Kitsap County, Washington

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Categories: Washington Projects | Washington | Kitsap County, Washington | Bainbridge Island, Washington | Bethel, Washington | Bremerton, Washington | Burley, Washington | Chico, Washington | Gorst, Washington | Keyport, Washington | Washington Place Studies | Kingston, Washington | Olalla, Washington | Port Gamble, Washington | Port Orchard, Washington | Poulsbo, Washington | Seabeck, Washington | Silverdale, Washington | Suquamish, Washington.

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Welcome to the Kitsap County, Washington Project!


Kitsap County Timeline

The first residents of the land contained within what is now known as Kitsap County were called the Suquamish who spoke Salish. They were peaceful and got along well with new settlers to the area, but they all had to protect themselves against the raids from the northern Indian tribes of Vancouver Island. The Haidas and Cowichans would attack the Salish tribes for slaves.

1792: Capt. George Vancouver mapped the Puget Sound area and named many of its features including Port Orchard, Port Gamble, Hood Canal and Restoration Point
1825: Suquamish Chief Kitsap defeated the Haidas at Dungeness Spit
1841: U. S. Navy Lieutenant Charles Wilkes and the U. S. Exploring Expedition performed a detailed survey and named Bainbridge Island, Port Blakeley, Port Madison and Agate Point
1850: New settlers came to the Kitsap Peninsula in response to the great demand for lumber. The Mosquito Fleet of steamers serviced Puget Sound communities and tied Kitsap County to the rest of the state
1853: President Millard Fillmore established Washington Territory. George Meigs bought J. J. Felt's mill at Apple Tree Cove and moved it to Port Madison. Maine native W. C. Talbot founded a mill and community at the mouth of Port Gamble Bay, originally named Teekaleet, later called Port Gamble. It would become the oldest continuously operating sawmill in the United States, closing after 142 years in 1994. It is now a Historic Site
1854: Philadelphia sea captain William Renton, moved his mill from Alki Point across the sound to Port Orchard. The mill employed six white men and five Indians
1855: Washington Territorial Governor, Isaac Stevens, persuaded the tribes to sign the Point No Point and Point Elliott treaties in which they ceded their lands to the United States in exchange for reservations, fishing and hunting rights. The Suquamish, Duwamish of Seattle and Skekomish (Muckleshoot) were given the 7811 acre Port Madison Reservation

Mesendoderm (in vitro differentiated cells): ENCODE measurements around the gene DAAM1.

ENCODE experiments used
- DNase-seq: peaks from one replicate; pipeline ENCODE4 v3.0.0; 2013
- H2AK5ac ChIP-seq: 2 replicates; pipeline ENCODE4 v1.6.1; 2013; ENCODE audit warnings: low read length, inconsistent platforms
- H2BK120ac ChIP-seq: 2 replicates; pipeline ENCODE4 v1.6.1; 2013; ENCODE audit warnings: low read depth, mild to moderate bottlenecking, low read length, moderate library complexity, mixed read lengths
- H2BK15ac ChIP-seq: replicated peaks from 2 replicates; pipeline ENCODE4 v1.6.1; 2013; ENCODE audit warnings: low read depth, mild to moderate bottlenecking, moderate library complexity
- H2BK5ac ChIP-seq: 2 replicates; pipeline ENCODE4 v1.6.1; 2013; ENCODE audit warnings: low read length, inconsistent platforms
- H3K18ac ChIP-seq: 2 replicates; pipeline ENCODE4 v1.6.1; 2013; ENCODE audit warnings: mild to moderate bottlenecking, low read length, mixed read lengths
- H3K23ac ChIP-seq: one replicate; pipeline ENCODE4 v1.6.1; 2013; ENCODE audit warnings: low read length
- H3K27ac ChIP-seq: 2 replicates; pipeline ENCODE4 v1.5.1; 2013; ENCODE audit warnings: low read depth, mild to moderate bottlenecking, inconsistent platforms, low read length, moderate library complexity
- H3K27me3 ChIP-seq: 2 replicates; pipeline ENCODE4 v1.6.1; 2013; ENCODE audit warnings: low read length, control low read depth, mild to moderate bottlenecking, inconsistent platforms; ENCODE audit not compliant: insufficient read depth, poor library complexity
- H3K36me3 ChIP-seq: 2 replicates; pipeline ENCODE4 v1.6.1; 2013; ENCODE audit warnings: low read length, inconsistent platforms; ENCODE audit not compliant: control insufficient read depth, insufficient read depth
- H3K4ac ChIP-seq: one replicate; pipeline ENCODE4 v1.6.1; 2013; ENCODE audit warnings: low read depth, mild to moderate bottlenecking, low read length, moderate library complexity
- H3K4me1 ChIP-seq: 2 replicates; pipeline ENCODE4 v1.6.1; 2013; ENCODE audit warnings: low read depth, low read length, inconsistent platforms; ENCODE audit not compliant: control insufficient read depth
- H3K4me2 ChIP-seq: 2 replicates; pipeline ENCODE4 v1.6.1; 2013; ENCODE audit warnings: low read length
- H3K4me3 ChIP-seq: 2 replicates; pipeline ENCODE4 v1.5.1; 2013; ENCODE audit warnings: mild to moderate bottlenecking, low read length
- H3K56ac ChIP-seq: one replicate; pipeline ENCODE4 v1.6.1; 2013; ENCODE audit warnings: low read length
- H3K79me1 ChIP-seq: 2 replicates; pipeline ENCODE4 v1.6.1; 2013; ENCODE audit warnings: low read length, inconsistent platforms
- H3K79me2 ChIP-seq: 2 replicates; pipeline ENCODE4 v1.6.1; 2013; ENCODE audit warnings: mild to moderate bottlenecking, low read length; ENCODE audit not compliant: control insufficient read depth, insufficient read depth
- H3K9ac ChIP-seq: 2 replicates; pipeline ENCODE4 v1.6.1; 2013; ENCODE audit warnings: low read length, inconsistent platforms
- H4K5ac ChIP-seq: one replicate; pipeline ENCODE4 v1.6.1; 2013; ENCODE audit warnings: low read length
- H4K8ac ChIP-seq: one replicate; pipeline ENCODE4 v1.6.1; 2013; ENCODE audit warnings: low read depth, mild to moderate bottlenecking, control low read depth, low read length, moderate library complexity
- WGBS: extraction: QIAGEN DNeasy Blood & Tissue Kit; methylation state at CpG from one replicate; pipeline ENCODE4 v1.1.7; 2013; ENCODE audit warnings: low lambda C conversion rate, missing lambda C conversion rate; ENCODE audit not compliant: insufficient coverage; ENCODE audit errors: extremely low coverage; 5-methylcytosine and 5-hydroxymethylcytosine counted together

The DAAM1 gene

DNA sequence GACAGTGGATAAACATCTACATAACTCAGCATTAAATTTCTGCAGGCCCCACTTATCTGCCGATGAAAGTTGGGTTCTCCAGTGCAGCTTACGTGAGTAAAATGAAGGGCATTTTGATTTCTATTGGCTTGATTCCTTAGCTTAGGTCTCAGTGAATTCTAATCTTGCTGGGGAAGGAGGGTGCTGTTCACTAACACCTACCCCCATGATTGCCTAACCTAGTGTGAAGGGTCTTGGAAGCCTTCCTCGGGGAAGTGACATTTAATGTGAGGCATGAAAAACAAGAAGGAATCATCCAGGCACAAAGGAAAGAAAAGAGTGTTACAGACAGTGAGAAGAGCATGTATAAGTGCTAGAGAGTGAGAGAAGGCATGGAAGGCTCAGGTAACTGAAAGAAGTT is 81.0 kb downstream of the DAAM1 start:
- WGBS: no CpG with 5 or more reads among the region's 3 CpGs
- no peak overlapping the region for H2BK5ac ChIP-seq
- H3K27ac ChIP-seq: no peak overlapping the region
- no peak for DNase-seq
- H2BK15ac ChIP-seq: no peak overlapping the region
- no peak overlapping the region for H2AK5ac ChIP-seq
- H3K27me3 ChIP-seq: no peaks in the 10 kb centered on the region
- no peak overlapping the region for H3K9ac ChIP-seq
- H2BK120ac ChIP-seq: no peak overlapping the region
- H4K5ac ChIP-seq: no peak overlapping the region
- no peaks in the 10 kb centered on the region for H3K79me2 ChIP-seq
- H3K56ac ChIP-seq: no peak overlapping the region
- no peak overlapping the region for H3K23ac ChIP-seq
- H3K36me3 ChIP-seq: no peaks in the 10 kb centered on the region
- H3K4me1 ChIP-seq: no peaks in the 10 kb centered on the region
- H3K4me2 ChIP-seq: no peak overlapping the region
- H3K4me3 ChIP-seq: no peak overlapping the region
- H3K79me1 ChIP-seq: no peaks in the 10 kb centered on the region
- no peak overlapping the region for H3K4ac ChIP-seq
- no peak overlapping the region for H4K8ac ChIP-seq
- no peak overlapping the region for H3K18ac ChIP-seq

1856: Haida raiders from Vancouver Island attacked residents at Port Gamble Bay but were driven off by the sailors and marines of the USS Massachusetts. The following year, they murdered settler Isaac Ebey on Whidbey Island
Jan. 16, 1857: Slaughter County was created by Washington Territory from King County, named after Lt. William Alloway Slaughter, who had been killed in 1855 in the Yakima War. Port Madison was the county seat
Jul. 13, 1857: Renamed Kitsap County in honor of Chief Kitsap, leader of the Suquamish tribe, the county seat is Port Orchard
1861:Port Madison citizens formed the 70-man Port Madison Union Guards to aid Lincoln in the Civil War but the unit never saw service outside the territory
1862: William Renton sold the Port Orchard mill and built the Port Blakely Mill Co. on Blakely Harbor in 1864
1886: The U. S. government gave acreage to individual tribal members, many who sold their allotments to non-Indians which meant more than half the reservation passed out of Indian hands
1888: The mill at Port Blakely had a serious fire
Nov. 11, 1889: Kitsap County was continued as a Washington county when the state of Washington was admitted to the Union.
1891: The U. S. Navy established the Puget Sound Navy Yard at Bremerton
1892: The mill at Port Madison closed and the town became a ghost town
1893: The county seat was moved from Port Madison to Sidney, later renamed Port Orchard
1897: The U. S. Army built Port Flagler on Marrowstone Island and at Fort Ward, Middle Point, which became Manchester
1901: Bremerton elected its first mayor, Master Electrician Al Croston, who was employed at the shipyard
1907 The mill at Port Blakely had another serious fire. They rebuilt but eventually closed for good in 1923. Port Blakely became a virtual ghost town
1914: A torpedo testing station was established at Keyport
1938: The Klallam received their own reservation called the Port Gamble Reservation, located in north Kitsap; a refueling station was established at Manchester
1942: The U. S. government ordered all persons of Japanese descent, including American citizens, to be removed from the west coast, including 278 residents of Bainbridge Island, who were the first to be moved.
1977: A nuclear submarine base was established at Bangor on the Hood Canal

Kitsap County Plat Maps

Kitsap County Towns

Historical Attractions

Kitsap County Online Records

Cemetery Records

Census Records

Land Records


Kitsap County Books

From the Library of Alison Andrus who will do lookups.

Dickey County Online Resources

Dickey County Libraries

=== Statewide Online Resources ===

Images: 8
Washington State Ferry, The Wenatchee
Washington State Ferry, The Wenatchee

Point No Point Lighthouse
Point No Point Lighthouse

Orca in the Hood Canal
Orca in the Hood Canal

Mt. Rainier from Blake Island
Mt. Rainier from Blake Island

Kitsap County, Washington Image 5
Kitsap County, Washington Image 5

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